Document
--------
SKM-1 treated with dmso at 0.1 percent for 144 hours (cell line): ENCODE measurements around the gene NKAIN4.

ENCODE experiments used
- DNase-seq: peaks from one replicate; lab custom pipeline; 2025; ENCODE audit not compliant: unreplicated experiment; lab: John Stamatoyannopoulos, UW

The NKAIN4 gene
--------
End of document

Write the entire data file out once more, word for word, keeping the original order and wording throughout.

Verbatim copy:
SKM-1 treated with dmso at 0.1 percent for 144 hours (cell line): ENCODE measurements around the gene NKAIN4.

ENCODE experiments used
- DNase-seq: peaks from one replicate; lab custom pipeline; 2025; ENCODE audit not compliant: unreplicated experiment; lab: John Stamatoyannopoulos, UW

The NKAIN4 gene